Contest shines light on broadband providers' tactics

The FCC awarded three teams for work that will help users see what they are actually getting in their broadband service

The U.S. Federal Communications Commission has given awards to three computer science teams for application development or research that helps broadband customers measure the speed and performance of their service.

Teams from the International Computer Science Institute (ICSI), the Georgia Institute of Technology and the University of Michigan and Microsoft Research won the FCC's Open Internet Challenge, FCC Chairman Julius Genachowski announced Friday. The FCC announced the competition for apps and research to protect net neutrality in December.

"This challenge was designed to provide the public -- researchers, policymakers, consumers and the Internet community -- with useful tools and information on the Internet, data that would help consumers make informed choices in picking broadband service," Genachowski said during a press conference. "Shining a light on network management practices will ... help deter improper conduct, helping to ensure that consumers and the marketplace pick winners and losers online and that websites or applications aren't improperly blocked or slowed."

The team from the University of Michigan and Microsoft Research won the FCC's award for best open Internet app. The team developed MobiPerf, a tool for measuring the performance of mobile broadband networks. MobiPerf runs on Android, iOS and Windows Mobile devices, and it measures mobile broadband speeds, port blocking by mobile networks and several other factors affecting mobile broadband performance.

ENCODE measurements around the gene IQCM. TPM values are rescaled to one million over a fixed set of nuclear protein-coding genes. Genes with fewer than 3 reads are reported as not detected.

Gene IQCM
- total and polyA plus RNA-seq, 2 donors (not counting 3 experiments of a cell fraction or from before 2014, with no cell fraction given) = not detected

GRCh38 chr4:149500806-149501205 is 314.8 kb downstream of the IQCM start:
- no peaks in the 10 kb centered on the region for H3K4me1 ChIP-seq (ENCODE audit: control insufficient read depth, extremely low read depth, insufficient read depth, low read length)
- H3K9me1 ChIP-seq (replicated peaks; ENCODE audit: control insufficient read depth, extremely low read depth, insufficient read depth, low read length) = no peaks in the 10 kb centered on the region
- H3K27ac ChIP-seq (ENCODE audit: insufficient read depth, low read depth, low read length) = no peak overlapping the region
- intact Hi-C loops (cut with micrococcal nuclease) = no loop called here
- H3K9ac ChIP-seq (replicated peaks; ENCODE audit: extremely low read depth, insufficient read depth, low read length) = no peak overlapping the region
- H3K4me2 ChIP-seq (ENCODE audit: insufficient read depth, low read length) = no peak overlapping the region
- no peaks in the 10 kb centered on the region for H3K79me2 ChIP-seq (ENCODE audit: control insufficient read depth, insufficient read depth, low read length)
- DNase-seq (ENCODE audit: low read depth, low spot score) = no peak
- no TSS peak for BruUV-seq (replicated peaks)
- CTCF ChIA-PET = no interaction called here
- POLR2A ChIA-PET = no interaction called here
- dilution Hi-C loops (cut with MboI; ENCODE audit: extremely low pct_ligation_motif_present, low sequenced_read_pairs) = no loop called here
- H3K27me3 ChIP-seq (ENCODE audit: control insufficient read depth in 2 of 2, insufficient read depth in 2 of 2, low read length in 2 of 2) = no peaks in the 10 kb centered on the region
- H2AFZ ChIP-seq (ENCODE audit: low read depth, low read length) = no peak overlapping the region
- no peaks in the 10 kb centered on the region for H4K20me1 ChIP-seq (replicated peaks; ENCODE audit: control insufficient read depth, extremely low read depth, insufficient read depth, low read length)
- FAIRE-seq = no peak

The teams from ICSI and the Georgia Institute of Technology were co-winners of the FCC's open Internet research award.

The team from Georgia's computer science school proposed methods for broadband users to detect network management by broadband providers. The team's paper proposed an active probing method called "differential probing" or DiffProbe, to detect whether a broadband provider is delaying some of its customers' traffic.

The paper also describes ShaperProbe, a tool that allows users to detect whether their providers are shaping traffic. ShaperProbe is an open-source tool available free.

The ICSI team's paper described Netalyzr, a network measurement and debugging service that evaluates the functionality provided by people's Internet connectivity. Netalyzr is a signed Java applet accessed through Web browsers and measures several network management practices. The team presented a study of 130,000 Netalyzr measurement sessions that the service recorded between June 2009 and September 2010.

Grant Gross covers technology and telecom policy in the U.S. government for The IDG News Service. Follow Grant on Twitter at GrantGross. Grant's e-mail address is grant_gross@idg.com.

Join the PC World newsletter!

Error: Please check your email address.